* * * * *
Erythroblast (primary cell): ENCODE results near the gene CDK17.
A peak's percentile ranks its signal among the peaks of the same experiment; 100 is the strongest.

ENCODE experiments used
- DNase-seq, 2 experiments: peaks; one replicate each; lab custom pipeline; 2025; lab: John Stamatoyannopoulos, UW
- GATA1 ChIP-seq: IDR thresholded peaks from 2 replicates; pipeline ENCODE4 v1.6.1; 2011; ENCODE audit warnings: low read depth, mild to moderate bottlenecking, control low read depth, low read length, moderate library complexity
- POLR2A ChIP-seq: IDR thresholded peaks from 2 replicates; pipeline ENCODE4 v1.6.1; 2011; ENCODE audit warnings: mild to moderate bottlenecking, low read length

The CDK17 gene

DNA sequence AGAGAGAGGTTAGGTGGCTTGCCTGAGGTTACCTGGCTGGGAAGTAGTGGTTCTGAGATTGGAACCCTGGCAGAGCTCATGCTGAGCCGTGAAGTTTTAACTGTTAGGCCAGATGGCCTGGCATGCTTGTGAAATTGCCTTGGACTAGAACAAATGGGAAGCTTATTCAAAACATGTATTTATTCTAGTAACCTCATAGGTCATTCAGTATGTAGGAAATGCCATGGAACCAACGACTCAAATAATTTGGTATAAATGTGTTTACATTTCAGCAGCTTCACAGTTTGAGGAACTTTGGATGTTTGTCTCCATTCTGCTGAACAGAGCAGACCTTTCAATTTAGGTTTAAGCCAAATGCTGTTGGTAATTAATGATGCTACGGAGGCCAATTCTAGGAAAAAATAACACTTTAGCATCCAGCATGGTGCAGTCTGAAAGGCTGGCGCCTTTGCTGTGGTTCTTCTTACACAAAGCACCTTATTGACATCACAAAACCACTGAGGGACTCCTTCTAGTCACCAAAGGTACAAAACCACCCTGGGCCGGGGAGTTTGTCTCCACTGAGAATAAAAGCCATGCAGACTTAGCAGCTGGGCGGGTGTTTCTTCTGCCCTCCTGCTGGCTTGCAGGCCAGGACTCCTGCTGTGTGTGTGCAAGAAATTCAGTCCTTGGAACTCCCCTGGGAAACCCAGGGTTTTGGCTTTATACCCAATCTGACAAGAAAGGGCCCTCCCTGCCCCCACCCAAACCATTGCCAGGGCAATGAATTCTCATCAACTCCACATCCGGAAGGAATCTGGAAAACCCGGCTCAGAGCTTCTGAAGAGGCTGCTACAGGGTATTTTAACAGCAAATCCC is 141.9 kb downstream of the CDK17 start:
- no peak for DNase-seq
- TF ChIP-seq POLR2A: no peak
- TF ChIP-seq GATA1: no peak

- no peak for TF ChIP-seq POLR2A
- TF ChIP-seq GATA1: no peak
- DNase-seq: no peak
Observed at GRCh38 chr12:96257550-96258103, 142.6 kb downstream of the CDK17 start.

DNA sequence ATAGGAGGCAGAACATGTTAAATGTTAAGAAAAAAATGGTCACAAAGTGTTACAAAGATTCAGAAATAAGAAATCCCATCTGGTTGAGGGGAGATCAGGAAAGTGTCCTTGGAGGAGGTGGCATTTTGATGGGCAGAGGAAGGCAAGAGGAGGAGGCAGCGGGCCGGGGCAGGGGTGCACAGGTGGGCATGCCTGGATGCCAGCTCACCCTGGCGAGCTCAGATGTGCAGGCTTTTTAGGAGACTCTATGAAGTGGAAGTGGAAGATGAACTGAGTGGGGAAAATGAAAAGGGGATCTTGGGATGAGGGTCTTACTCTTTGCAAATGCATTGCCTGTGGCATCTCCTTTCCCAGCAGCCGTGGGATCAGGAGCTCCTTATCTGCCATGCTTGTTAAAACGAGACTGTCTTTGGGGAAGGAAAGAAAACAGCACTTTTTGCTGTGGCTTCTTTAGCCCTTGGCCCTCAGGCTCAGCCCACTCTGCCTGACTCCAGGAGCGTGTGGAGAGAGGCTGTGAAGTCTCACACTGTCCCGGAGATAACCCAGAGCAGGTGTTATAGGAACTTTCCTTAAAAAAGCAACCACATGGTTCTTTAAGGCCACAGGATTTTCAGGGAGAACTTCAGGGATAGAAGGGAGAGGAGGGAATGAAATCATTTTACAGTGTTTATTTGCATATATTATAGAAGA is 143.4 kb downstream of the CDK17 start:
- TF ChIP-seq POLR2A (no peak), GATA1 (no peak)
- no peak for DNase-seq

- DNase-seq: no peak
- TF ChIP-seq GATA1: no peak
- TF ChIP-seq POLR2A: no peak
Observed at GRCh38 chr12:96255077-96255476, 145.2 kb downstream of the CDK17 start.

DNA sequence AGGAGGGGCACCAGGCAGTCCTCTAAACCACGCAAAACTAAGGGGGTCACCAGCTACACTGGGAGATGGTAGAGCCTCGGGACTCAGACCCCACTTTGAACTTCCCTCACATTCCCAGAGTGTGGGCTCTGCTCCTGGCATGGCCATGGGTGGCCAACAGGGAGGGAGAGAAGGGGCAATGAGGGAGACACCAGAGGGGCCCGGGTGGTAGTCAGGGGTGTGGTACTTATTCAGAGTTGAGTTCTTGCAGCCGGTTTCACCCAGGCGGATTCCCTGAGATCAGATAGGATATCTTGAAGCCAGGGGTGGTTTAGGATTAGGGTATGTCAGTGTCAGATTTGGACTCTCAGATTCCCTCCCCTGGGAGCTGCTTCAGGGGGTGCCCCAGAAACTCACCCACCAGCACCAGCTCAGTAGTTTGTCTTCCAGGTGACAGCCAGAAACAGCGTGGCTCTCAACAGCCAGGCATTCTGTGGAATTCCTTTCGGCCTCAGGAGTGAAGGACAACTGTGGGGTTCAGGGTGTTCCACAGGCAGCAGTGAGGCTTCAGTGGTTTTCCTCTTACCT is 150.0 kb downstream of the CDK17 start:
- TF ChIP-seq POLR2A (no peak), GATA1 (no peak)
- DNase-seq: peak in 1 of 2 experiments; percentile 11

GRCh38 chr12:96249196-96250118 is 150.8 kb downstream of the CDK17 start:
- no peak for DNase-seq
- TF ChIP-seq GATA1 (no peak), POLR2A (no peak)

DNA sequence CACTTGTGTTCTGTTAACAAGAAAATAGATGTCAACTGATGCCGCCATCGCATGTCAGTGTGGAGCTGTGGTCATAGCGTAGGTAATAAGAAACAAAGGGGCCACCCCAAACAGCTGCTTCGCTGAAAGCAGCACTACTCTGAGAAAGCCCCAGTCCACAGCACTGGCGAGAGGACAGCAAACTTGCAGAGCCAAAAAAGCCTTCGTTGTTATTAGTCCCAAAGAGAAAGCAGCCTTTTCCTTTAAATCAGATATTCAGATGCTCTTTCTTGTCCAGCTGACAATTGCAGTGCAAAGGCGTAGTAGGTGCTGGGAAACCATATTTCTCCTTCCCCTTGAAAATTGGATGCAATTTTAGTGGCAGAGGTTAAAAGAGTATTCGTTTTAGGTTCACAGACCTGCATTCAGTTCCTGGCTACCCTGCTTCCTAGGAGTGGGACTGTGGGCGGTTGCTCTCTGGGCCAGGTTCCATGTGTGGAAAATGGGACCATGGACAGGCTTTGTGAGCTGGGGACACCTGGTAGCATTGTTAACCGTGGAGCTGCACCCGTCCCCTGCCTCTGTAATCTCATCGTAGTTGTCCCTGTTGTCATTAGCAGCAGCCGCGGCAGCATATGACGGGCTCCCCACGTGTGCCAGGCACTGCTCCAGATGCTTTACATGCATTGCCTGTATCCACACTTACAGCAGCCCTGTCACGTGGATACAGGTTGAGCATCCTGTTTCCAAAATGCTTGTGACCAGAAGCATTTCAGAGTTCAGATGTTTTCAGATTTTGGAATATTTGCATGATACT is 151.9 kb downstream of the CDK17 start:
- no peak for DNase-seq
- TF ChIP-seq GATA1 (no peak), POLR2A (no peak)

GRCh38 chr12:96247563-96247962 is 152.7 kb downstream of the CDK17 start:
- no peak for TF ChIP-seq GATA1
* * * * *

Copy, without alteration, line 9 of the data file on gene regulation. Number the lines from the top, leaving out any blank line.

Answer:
- no peak for DNase-seq